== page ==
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AFTER THE MIXDOWN

Discussion in 'Recording' started by Caisson, Apr 28, 2005.

  1. Caisson

    Caisson Guest

    open topic on "What do you do after your mixdown"

    ie. send it to master, eq, compress, go stereo, interleaf then mono, interleaf then stereo, etc your tips tricks or whatever you do after Your mixdowns......
     
  2. Massive Mastering

    Massive Mastering Well-Known Member

    I don't mix much anymore, but when I'm done mixing I send them out for mastering (mastering your own mixes is somewhat self-defeating).
     
  3. KyroJoe

    KyroJoe Guest


    It really depends what the mastering studio/engineer wants!

    Usually, if doing the mixing, I mix and assign all tracks and effects to stereo groups
    (also known as submasters or subgroups) and assign those groups to the stereo 2-channel (L/R) output.

    I record out the file of the normal stereo interleaved mix and then make additional passes of each separate subgroup.
    This process creates Separations or Stems.
    A simliar concept to the color separations used in printing.


    Stems/Separations example:

    Groups are assigned to the stereo mix output.

    Tracks are not sent to the stereo mix - only the group output goes to the stereo bus.

    - Drums w/effects are mixed and panned out in stereo and assigned to a stereo subgroup.

    - A bass subgroup w/effects

    - Guitars & rhythm instruments subgroup w/effects

    - Vocals subgroup w/effects


    Then deliver both the 2-channel mix and the individual stereo Separations/Stems to the mastering studio.
    (usually as 24-bit 96k wavs on DVD-ROM unless other format
    and media is specifically requested)


    And I agree, you shouldn't master your own mixes.



    KJ
    ---------------
    Kyro Studios
     
  4. JBsound

    JBsound Guest

    I find out what my mastering engineer wants to work with. They are all a little different.

    And yes, as Massive said, MASTERING IS A MUST!
     
  5. took-the-red-pill

    took-the-red-pill Active Member

    Pardon my ignorance, but what is the reason for having someone else perform that function? Is it to have another person, with fresh ears, listen to it and tweak things you might have missed?

    How is it defeating to attempt to do it oneself? It sounds like even the pros who know sound and are very accomplished themselves send it off to Clearmountain or somebody else to do it, so why?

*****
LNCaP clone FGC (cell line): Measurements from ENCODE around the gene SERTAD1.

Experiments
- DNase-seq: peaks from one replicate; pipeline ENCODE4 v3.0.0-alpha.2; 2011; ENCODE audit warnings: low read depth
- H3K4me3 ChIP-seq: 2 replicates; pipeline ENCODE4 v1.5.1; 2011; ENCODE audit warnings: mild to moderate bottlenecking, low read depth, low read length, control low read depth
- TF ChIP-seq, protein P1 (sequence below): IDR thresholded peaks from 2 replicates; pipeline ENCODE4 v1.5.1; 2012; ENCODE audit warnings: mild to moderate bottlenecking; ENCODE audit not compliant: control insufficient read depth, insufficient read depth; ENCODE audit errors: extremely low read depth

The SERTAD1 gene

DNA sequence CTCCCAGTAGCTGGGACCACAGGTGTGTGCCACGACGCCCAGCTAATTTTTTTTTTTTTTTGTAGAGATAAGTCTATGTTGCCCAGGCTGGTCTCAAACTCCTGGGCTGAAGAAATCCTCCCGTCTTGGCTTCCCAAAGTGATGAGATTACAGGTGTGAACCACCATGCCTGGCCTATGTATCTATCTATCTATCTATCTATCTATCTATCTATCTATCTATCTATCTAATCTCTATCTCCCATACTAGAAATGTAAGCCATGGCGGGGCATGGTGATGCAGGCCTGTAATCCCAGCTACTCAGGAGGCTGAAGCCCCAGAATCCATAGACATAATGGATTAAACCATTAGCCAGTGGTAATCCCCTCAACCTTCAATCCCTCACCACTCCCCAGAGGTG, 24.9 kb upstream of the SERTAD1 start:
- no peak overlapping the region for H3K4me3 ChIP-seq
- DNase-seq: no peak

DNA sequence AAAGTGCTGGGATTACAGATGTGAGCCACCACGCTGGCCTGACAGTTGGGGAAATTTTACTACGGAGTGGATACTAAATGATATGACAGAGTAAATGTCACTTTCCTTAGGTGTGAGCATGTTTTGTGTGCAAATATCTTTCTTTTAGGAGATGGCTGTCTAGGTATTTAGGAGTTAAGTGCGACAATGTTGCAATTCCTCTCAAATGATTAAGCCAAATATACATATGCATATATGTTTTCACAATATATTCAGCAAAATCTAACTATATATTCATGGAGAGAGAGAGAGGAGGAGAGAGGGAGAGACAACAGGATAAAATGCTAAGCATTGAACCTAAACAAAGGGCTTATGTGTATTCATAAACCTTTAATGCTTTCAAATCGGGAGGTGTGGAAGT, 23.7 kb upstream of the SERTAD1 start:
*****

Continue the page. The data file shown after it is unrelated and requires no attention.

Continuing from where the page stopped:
Thanks
    Keith
     
  6. Massive Mastering

    Massive Mastering Well-Known Member

    A big part is the objective ears... Once your invested into a project like that, it's impossible to hear it "for the first time" again.

    That and the monitoring situation... If your room has a particular null or resonance, you'll be adjusting (or not adjusting) what you can't hear... Until it's heard on another system...

    You can't tweak what you can't hear. And you'll likely wish you could've tweaked what you couldn't hear at the time.

    I've been "forced" to master several of my own mixes to hit deadlines... I can't remember the last time I was happy with it months later... Basically, if you do or don't do or hear something while you're mixing, why would you suddenly hear it during mastering? Especially on the same system or in the same room...

    There are so many more reasons, but that's one of the more important ones, IMO.

    But you've hit the nail on the head also - I've never had to argue with a professional engineer about the importance of the mastering phase. With a lot of hobby & home engineers, I can yell until I'm blue in the face about it, as some of them just don't grasp the basic concept of it. At this point, they just think of it as "making it louder." And indeed, while that's part of it, it's the least important part.
     
  7. TeddyG

    TeddyG Well-Known Member

    Actually, the mastering engineer might be listening for different things than the producer or mixer, things other than the content itself - which should make no difference to her - like noise, artifacts, overall level, consistency and loudness. The mastering engineer might have a "pristine" listening space, superior to the recording studio, ears that know "finished" when they hear it and very specialized, critical, yet "minimalist"(She's not going to remix the guitar parts!) equipment, to put this "finish" into any mix as well as the ability to output "ready to duplicate" material to the specs of the duplication house.

    In reality though, the mastering engineer doesn't have to "do" anything - if all is well! The ME, may simply be "the closer", the ONE person, who doesn't have to say "I don't know, what do YOU think?", as she is "the end" of the process, she is the only person she needs to satisfy, her job is to say, with finality "This is the best it can be." And, for all of us who never know when to quit, that's nice - even neccessary - to hear...

    TG
     

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